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Sinking island's nationals seek new home

  • Story Highlights
  • Newly sworn-in Maldives president vows to buy land to relocate entire nation
  • Climate change-threatened Indian Ocean islands could sink under rising sea levels
  • Maldives is considering land in Sri Lanka, India and Australia
  • Island was badly hit by tsunami of 2004, with more than 100 people dead or missing
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MALE, Maldives (CNN) -- The new president of the Maldives wants to relocate -- his entire country.

Newly sworn-in President Mohamed Nasheed inspects a Maldives guard of honor in Male Tuesday.

Much of Male, capital of the Maldives, was flooded following the 2004 tsunami.

Mohamed "Anni" Nasheed, a former political prisoner, was sworn in Tuesday after he unseated Asia's longest-serving leader in the country's first multi-party elections two weeks ago. He inherits an island nation with several problems.

Foremost among them: the very likely possibility that the Maldives will sink under water if the current pace of climate change keeps raising sea levels.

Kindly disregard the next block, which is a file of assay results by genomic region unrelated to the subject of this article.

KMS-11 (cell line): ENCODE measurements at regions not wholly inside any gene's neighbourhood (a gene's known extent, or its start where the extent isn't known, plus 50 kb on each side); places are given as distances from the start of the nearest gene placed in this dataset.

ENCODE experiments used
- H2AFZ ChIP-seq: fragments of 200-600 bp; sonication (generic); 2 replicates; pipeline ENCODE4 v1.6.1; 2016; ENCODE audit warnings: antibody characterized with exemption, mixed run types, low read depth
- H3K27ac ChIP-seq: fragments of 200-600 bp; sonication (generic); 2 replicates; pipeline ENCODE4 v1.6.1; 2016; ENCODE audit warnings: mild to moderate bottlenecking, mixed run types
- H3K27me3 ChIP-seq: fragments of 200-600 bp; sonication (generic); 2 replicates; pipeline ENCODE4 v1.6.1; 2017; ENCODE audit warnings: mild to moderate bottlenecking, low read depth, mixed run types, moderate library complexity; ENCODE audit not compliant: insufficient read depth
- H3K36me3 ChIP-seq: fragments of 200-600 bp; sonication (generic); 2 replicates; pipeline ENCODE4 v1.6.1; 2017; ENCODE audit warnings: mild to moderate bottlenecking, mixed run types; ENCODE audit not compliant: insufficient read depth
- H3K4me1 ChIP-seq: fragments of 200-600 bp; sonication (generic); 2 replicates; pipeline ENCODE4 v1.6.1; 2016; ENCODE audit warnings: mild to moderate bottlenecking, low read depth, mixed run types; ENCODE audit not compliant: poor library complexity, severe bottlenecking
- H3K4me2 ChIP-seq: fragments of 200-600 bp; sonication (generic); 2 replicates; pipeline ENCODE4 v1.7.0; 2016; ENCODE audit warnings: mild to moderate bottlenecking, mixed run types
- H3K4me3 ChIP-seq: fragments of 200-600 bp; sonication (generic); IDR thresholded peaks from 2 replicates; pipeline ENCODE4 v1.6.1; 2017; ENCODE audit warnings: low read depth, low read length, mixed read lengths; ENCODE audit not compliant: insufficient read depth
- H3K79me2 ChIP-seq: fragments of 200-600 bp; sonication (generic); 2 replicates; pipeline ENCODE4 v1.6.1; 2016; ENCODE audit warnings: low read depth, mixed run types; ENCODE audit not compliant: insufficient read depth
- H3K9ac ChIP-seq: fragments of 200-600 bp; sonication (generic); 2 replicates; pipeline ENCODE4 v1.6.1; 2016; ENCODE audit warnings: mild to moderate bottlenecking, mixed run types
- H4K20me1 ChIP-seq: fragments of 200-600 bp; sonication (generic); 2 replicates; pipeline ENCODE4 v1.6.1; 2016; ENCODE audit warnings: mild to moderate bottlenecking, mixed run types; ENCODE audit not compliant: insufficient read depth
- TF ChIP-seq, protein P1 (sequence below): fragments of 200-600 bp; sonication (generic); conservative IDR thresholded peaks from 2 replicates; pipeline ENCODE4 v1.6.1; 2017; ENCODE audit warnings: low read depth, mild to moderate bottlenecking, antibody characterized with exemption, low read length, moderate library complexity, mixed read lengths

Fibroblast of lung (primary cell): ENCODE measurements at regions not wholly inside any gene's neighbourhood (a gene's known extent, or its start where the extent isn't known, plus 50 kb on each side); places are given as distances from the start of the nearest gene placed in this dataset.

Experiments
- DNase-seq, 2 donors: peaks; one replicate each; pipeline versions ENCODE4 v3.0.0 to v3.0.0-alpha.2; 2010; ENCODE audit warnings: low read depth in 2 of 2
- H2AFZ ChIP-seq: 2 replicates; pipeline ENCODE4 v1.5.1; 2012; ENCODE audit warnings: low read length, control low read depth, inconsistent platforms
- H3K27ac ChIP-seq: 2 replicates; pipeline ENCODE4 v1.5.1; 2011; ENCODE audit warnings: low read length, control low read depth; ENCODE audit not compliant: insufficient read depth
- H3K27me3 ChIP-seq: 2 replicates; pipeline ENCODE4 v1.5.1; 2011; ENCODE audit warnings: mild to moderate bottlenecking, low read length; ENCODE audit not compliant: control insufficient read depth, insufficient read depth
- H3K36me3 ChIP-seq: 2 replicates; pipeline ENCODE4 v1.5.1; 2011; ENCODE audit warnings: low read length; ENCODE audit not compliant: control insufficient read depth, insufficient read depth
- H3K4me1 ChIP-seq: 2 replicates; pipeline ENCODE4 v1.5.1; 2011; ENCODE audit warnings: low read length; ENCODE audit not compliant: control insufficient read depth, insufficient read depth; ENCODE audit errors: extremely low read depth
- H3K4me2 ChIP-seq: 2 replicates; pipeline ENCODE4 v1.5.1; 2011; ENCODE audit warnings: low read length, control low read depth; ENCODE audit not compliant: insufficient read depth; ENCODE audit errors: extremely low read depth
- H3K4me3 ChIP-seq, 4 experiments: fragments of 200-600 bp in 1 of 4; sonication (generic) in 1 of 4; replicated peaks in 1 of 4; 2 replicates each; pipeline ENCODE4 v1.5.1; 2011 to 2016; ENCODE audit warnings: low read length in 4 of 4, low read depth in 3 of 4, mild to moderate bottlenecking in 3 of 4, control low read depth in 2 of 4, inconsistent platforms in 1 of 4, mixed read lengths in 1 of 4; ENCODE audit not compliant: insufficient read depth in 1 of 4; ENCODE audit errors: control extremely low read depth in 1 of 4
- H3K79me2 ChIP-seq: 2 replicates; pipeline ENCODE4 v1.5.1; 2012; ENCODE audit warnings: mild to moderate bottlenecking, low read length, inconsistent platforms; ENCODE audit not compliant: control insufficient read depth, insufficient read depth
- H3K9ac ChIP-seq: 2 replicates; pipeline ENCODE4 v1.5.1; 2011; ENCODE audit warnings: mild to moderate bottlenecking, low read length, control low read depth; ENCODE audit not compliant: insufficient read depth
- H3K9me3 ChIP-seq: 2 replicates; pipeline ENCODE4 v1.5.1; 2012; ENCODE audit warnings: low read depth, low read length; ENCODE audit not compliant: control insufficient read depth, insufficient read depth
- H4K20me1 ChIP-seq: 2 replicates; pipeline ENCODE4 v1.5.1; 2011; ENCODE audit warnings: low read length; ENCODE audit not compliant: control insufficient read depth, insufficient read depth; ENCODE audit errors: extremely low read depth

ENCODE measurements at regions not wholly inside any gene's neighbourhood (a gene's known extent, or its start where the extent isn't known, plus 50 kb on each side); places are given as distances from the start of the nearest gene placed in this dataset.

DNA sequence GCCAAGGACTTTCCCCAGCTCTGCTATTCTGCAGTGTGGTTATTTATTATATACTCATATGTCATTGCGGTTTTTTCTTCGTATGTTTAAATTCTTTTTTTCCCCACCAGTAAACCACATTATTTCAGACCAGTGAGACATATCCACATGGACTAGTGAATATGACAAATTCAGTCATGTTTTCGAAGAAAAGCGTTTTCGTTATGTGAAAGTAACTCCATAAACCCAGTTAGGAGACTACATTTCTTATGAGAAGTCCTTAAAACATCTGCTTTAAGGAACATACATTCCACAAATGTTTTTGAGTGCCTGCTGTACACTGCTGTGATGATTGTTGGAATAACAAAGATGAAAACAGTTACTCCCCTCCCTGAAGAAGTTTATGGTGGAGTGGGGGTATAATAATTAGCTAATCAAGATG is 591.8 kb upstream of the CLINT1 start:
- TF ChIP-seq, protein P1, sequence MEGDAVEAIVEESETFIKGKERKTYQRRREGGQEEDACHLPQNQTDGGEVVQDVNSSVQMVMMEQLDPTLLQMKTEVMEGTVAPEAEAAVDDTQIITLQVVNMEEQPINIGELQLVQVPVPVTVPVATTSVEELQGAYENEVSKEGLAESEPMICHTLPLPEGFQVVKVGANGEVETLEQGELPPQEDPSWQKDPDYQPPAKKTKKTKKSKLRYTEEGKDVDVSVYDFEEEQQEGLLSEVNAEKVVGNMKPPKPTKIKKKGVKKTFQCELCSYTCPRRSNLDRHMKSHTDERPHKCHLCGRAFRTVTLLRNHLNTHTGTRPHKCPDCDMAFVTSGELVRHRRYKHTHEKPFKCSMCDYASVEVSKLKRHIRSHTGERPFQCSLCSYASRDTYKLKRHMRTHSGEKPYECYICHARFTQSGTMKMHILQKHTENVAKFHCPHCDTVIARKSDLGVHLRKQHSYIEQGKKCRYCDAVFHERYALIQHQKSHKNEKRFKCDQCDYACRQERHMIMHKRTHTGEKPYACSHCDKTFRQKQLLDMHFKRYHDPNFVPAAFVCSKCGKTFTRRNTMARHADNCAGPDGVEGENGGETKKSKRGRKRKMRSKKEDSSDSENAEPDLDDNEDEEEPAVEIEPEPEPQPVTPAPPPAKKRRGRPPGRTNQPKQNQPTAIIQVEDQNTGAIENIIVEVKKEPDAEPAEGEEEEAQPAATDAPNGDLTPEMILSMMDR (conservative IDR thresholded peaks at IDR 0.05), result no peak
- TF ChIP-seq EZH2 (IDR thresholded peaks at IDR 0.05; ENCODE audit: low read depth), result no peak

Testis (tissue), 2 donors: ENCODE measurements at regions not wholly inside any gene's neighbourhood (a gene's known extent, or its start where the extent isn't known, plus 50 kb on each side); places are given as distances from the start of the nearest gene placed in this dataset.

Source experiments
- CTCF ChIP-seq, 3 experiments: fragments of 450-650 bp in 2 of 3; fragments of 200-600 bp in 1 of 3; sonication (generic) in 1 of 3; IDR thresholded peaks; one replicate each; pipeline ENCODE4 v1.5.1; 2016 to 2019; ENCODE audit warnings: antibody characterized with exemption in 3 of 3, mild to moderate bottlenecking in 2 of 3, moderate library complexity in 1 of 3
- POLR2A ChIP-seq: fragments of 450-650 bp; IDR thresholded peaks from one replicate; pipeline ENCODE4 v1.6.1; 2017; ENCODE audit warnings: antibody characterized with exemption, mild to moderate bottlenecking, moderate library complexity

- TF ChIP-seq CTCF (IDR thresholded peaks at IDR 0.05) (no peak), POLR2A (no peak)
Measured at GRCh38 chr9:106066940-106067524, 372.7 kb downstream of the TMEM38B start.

The Maldives is an archipelago of almost 1,200 coral islands located south-southwest of India. Most of the islands lie just 4.9 feet (1.5 meters) above sea level.

The United Nations' Intergovernmental Panel on Climate Change has forecast a rise in sea levels of at least 7.1 inches (18 cm) by the end of the century.

The island was badly hit by the December 2004 tsunami, which killed an estimated 273,800 people and left thousands missing across Asia and Africa.

In the Maldives itself, at least 82 people were killed and 26 unaccounted for from a population just over 270,000, according to the Maldives Disaster Management Center. Sixty-nine islands were completely flooded and a further 30 islands half flooded.

The capital of Male was also flooded, although sea walls protected it from further devastation. The government has calculated that creating a similar barrier around the rest of the country would cost too much. Video Watch Maldives president vow to save the nation. »

And so the tourist nation, which has white sandy beaches that lure well-heeled Westerners, wants to set aside some of the $1 billion a year it receives from tourism and spend that money on buying a new homeland.

"We will invest in land," Nasheed said. "We do not want to end up in refugee tents if the worst happens."

Nasheed's government has said that it has broached the idea with several countries and found them to be "receptive."

Lands owned by Sri Lanka and India are possibilities because the countries have similar cultures, cuisine and climate as the Maldives. Australia is also being considered because of the vast unoccupied land it owns.

Climate change is not the only challenge the new president will have to tackle, though. Other thorny issues include rising unemployment, corruption and a staggering drug epidemic.

By some estimates, one of every three Maldivian youth uses drugs.